Coming off a sweep of the Miami Hurricanes, Florida State stayed hot Friday night with a 17-6 mauling of the Rhode Island Rams.
Ignoring the fact that they had never faced Rhode Island, a team that had won 20 of its previous 25 games, the entire FSU lineup destroyed Rams pitching.
Jayce Boyd led the onslaught with five hits and ended the night only a triple shy of the cycle. His homer-less drought since Mar. 7 quickly came to a close in the second with a two-run line shot to left off Chris Pickering.
Hitting safely seven times in his last 11 at-bats, Boyd attributes much of his recent success to a few slight adjustments.
"Just seeing the ball a little bit longer," Boyd said after the game. "Getting my foot down early. Trying to dominate more so on the off-speed pitches. I haven't been hitting those too well lately. Staying ready for fastballs but also hitting the off-speed pitches well, too."
James Ramsey and Devon Travis fed off of Boyd's hot bat with big days of their own at the plate.
Ramsey reached base five times, highlighted by a double and his 15th career triple. He now holds sole possession of third place behind Stephen Drew and Luis Alicea for the most triples in Seminoles history.
In the third, Travis ripped a three-run home run that barely cleared the wall in left. Misreading the play, Rams left fielder Chris Famiglietti didn't budge off of contact, then at the last second sprinted back just in time to watch the ball sail over the fence.
This completely fooled Travis, who was already unsure whether he got enough of it.
"Heck ya he did [fool me]," Travis said. "I hit it and I saw the outfielder kinda just hanging out, and I was like, Alright, well, I just missed that one. And I was rounding first base just getting to second and I saw him up on top of the fence, so it worked out pretty nice."
The Rams pitchers were their own worst enemy, allowing nine free passes, drilling three FSU batters and throwing six wild pitches.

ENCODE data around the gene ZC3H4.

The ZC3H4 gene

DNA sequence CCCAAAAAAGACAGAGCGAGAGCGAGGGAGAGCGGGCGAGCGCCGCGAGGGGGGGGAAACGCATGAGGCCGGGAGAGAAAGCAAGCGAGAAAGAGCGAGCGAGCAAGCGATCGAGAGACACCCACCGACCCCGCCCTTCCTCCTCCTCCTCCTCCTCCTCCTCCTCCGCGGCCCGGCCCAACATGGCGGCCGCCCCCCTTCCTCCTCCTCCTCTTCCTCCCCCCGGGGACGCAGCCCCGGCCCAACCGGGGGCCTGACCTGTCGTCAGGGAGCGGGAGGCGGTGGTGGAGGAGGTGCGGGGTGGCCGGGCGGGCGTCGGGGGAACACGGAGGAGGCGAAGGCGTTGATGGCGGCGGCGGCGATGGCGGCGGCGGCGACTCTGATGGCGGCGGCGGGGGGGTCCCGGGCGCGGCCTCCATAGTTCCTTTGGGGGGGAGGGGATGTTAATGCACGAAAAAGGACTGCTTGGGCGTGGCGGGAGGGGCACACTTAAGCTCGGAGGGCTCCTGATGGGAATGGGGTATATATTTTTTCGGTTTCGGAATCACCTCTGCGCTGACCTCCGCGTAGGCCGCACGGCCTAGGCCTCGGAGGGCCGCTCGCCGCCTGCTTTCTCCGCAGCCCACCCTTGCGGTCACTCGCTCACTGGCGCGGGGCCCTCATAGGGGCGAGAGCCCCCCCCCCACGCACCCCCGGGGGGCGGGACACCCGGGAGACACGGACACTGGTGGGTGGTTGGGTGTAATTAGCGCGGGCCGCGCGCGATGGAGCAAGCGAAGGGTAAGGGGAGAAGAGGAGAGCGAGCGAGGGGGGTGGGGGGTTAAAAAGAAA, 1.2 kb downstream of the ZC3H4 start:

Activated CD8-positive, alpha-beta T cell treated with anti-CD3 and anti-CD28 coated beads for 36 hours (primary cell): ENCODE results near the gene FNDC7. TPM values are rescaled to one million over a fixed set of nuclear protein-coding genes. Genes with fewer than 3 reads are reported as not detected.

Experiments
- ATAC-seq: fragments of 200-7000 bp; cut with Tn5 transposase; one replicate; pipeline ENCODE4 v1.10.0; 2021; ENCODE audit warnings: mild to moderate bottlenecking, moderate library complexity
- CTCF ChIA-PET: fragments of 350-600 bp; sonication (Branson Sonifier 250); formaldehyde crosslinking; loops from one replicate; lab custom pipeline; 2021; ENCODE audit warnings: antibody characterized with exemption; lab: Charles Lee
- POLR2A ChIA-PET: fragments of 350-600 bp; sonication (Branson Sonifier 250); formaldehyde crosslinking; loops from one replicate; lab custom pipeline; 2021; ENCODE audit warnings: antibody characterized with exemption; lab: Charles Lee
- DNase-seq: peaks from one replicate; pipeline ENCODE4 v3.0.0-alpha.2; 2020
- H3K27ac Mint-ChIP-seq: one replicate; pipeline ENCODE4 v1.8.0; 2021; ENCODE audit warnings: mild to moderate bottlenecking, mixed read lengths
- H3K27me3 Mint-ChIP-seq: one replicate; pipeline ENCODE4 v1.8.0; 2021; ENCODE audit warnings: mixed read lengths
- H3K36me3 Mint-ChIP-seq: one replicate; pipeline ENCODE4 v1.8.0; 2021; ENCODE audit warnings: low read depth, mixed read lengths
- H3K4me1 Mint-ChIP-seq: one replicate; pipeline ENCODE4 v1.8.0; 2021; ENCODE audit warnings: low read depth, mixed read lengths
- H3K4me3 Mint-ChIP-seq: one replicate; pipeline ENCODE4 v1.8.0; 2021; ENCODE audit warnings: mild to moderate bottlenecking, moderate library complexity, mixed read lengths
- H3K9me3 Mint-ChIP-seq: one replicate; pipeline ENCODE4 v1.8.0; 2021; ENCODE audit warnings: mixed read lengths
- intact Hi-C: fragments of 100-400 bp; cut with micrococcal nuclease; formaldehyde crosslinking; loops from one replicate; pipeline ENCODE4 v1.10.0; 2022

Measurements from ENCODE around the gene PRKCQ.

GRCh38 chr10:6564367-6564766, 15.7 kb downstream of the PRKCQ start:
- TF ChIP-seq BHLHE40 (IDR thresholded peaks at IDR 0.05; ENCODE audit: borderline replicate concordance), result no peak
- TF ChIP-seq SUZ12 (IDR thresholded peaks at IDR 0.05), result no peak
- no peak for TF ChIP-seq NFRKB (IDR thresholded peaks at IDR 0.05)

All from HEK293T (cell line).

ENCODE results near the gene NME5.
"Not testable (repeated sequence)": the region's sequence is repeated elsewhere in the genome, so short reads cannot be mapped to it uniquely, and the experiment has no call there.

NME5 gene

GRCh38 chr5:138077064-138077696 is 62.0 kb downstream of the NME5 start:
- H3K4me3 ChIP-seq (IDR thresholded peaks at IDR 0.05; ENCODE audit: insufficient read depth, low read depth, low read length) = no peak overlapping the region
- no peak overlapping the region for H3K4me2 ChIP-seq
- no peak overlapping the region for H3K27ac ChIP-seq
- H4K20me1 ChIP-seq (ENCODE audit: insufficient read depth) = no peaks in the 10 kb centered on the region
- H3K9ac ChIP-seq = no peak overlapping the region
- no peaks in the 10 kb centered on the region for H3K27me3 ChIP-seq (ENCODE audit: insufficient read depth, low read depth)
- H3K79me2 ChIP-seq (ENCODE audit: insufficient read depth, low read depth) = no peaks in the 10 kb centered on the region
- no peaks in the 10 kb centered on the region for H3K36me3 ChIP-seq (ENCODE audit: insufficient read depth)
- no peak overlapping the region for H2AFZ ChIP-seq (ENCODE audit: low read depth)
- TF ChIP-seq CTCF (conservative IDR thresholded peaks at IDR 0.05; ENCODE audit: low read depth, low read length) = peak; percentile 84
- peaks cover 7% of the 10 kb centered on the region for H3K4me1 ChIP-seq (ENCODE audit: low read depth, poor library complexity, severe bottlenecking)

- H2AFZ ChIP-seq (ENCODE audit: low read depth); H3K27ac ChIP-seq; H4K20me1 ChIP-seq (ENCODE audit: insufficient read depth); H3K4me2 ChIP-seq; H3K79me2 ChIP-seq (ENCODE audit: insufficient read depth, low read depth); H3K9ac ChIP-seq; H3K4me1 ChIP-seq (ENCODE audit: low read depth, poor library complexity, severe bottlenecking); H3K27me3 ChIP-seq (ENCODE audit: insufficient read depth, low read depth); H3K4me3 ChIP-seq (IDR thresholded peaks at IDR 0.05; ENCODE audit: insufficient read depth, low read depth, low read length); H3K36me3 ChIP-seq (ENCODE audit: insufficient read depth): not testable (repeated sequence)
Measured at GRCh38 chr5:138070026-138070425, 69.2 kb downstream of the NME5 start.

Already up 1-0, the ‘Noles capitalized on Rhode Island's pitching woes by batting around in a seven-run second frame. In the inning, Giovanny Alfonzo recorded his first collegiate RBI with a rope of a single to left to knock in John Holland. After three more ‘Noles crossed the plate, Ramsey's triple to right center, which missed clearing the fence by half a foot, scored Travis. Two pitches later, Boyd outdid Ramsey with his two-run blast to left.
Four more Garnet and Gold runs came in the sixth by way of four walks, a Holland hit-by-pitch and a Boyd single.
FSU starter Brandon Leibrandt pitched well in a bizarre outing, not allowing a walk for the first time all season and setting a career high with eight strikeouts, but he also surrendered a season-most 10 hits.
The usually steady Seminole defense made things difficult on Leibrandt by committing three errors in the third. Alfonzo, replacing the injured Justin Gonzalez at shortstop, mishandled two routine grounders, and Jose Brizuela's attempt to gun out Rhode Island shortstop Tim Caputo at home veered off course, allowing runners to advance. The Rams scored two in the inning and put up four more in the fourth after Jeff Roy's catchable flyball to the warning track in left with two outs dropped just out of Brizuela's reach, keeping the inning alive.
Despite the defensive lapses, Leibrandt managed to keep the ‘Noles from totally imploding thanks to a few words of motivation from Boyd.
"Went out there and told him, ‘First game of a regional, you're out here pitching against whoever, get out here and get it done. Lets go,'" Boyd said. "And he threw the ball really, really well. And he fought through [the third]. Looked like a circus out here for a little while. And he fought through that inning, kept his poise and did a very very good job."
Quickly turning into a go-to reliever, Gage Smith replaced Leibrandt to start the sixth and cruised through two frames, allowing only one hit. Brandon Johnson and Bryant Holtmann then combined to throw a scoreless eighth and ninth.
With two outs and runners on first and second in the eighth, Rhode Island first baseman Jeff Cammans singled to center off Johnson. Seth Miller, who moved to center to start the inning, fired a perfect one hopper to Stephen McGee at home to nail Dan Haverstick and end the inning.
Even though the offense poured on the runs, this was one of the team's more ugly wins. However, Travis feels that overcoming the mistakes revealed the most about the Seminoles.
"Good ballclubs have to get through the little nicks, and I think we did a great job of it today," Travis said. "Leibrandt especially after the couple errors and the ball in left field that could have been caught. I definitely thought, as a freshman, it's pretty crazy to see a guy that's up there, he's not even upset. He just goes to work, goes about his business the right way. And it was pretty awesome."
Jonathan Bockman is the baseball reporter for NoleDigest.com and a student in Sport Management at Florida State.
Big bats mask ugly defensive effort
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